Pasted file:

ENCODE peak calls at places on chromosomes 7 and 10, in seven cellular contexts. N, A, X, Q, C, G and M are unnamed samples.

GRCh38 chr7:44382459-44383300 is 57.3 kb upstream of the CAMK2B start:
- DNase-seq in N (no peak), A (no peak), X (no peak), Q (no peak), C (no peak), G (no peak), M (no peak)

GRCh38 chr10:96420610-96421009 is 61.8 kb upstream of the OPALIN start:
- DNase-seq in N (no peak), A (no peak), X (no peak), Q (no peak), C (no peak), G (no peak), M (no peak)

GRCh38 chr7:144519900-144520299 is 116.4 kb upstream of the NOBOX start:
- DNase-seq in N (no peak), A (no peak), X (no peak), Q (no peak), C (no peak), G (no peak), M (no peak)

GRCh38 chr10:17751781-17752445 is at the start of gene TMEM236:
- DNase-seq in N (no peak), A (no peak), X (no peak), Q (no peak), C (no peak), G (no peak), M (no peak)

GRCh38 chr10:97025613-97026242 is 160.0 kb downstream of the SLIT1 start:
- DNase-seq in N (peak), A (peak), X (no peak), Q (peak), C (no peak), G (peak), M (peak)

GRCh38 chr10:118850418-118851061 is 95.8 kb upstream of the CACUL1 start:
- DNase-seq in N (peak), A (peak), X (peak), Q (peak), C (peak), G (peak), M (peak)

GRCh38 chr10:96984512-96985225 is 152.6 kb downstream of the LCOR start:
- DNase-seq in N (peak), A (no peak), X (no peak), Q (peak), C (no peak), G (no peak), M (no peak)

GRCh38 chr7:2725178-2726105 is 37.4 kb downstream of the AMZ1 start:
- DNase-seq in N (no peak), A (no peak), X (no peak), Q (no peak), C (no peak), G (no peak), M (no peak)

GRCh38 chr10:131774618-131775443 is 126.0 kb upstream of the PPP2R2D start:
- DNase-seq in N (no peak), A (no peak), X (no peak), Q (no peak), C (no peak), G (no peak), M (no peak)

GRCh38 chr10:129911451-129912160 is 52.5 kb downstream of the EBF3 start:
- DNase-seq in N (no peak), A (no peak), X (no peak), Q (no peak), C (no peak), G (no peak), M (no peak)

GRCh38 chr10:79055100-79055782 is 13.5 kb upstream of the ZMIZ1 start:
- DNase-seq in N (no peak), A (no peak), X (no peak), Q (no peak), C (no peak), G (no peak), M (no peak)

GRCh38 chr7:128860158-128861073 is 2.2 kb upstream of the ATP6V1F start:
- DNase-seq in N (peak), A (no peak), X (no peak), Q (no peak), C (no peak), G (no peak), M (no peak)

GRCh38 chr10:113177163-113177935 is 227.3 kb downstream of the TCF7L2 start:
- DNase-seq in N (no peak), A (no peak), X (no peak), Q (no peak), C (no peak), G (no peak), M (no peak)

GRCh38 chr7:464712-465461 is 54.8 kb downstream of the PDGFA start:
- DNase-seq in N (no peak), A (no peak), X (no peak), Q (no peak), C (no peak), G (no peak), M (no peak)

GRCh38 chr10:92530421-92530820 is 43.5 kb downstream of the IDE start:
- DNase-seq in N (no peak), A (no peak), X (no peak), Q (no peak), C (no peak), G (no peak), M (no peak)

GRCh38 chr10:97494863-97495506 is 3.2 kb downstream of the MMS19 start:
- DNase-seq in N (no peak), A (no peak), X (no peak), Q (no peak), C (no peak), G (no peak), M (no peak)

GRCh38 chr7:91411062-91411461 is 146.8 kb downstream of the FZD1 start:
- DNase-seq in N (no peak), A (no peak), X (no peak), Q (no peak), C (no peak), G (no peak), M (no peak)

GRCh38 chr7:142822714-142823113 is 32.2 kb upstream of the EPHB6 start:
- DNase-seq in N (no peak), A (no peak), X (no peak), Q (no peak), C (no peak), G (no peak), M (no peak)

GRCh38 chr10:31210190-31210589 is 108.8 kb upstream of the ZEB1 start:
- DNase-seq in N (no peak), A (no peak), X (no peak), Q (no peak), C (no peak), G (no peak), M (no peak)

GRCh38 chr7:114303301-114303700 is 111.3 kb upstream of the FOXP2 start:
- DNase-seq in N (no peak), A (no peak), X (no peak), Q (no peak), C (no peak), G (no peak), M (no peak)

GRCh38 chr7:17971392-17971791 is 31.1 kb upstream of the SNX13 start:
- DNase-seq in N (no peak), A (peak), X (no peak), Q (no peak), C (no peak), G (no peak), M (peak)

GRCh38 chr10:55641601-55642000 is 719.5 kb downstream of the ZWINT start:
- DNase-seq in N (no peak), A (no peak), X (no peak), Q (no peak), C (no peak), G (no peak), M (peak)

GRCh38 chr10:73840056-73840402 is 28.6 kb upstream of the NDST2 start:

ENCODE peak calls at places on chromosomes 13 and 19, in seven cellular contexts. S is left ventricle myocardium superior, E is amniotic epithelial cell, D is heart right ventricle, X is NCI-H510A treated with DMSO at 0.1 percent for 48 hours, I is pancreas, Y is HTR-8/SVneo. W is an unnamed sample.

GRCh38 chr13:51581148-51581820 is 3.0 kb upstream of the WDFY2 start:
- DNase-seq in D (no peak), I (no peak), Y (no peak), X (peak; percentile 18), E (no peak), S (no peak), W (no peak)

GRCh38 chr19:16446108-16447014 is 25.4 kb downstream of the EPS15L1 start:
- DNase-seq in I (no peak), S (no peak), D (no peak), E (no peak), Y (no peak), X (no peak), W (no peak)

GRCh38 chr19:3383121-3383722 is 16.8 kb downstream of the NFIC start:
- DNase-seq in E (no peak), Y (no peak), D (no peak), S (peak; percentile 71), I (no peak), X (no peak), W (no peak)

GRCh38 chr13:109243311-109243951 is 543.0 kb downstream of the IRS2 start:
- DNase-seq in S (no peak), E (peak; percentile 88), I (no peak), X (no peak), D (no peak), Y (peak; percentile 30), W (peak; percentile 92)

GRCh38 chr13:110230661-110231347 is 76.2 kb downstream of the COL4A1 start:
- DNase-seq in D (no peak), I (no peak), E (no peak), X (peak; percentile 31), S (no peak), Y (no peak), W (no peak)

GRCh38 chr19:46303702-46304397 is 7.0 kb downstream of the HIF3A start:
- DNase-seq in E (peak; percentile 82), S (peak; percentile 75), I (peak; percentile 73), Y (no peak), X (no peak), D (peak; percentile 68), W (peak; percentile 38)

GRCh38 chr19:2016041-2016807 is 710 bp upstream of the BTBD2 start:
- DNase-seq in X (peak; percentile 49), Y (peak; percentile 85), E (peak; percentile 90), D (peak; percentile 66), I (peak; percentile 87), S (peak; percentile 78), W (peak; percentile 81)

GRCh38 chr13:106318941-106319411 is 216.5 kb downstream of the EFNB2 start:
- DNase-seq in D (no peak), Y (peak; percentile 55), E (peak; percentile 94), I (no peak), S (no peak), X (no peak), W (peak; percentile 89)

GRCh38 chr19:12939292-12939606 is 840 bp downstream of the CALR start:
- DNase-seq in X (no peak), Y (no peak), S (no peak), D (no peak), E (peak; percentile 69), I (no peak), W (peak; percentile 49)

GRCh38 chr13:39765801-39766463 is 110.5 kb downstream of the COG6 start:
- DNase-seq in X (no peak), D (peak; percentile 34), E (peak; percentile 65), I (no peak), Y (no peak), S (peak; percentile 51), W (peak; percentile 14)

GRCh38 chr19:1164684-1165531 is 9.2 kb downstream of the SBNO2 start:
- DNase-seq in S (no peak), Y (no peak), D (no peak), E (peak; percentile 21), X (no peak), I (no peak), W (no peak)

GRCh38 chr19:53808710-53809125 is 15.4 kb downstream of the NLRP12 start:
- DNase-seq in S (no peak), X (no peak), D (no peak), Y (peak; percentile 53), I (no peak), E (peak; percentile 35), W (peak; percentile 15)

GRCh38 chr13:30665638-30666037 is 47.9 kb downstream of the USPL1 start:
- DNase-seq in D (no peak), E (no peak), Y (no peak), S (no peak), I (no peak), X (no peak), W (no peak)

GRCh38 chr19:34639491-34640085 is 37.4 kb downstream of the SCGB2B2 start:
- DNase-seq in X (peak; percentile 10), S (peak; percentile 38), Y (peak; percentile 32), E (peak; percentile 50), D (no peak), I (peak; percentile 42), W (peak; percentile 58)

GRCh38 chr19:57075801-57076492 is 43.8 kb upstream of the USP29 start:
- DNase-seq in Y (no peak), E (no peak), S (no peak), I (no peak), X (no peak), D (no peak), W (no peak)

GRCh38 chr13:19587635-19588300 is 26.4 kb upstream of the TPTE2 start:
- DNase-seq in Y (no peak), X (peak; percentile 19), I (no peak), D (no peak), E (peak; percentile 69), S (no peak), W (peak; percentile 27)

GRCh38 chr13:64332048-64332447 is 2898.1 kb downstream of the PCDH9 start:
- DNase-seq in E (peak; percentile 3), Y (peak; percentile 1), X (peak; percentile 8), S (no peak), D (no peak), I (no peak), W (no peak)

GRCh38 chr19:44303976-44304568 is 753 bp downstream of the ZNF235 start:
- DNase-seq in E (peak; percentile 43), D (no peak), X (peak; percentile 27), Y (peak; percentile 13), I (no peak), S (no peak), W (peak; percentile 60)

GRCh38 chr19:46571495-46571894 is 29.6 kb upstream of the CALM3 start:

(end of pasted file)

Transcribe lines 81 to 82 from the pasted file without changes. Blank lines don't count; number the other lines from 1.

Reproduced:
- DNase-seq in E (peak; percentile 3), Y (peak; percentile 1), X (peak; percentile 8), S (no peak), D (no peak), I (no peak), W (no peak)

GRCh38 chr19:44303976-44304568 is 753 bp downstream of the ZNF235 start: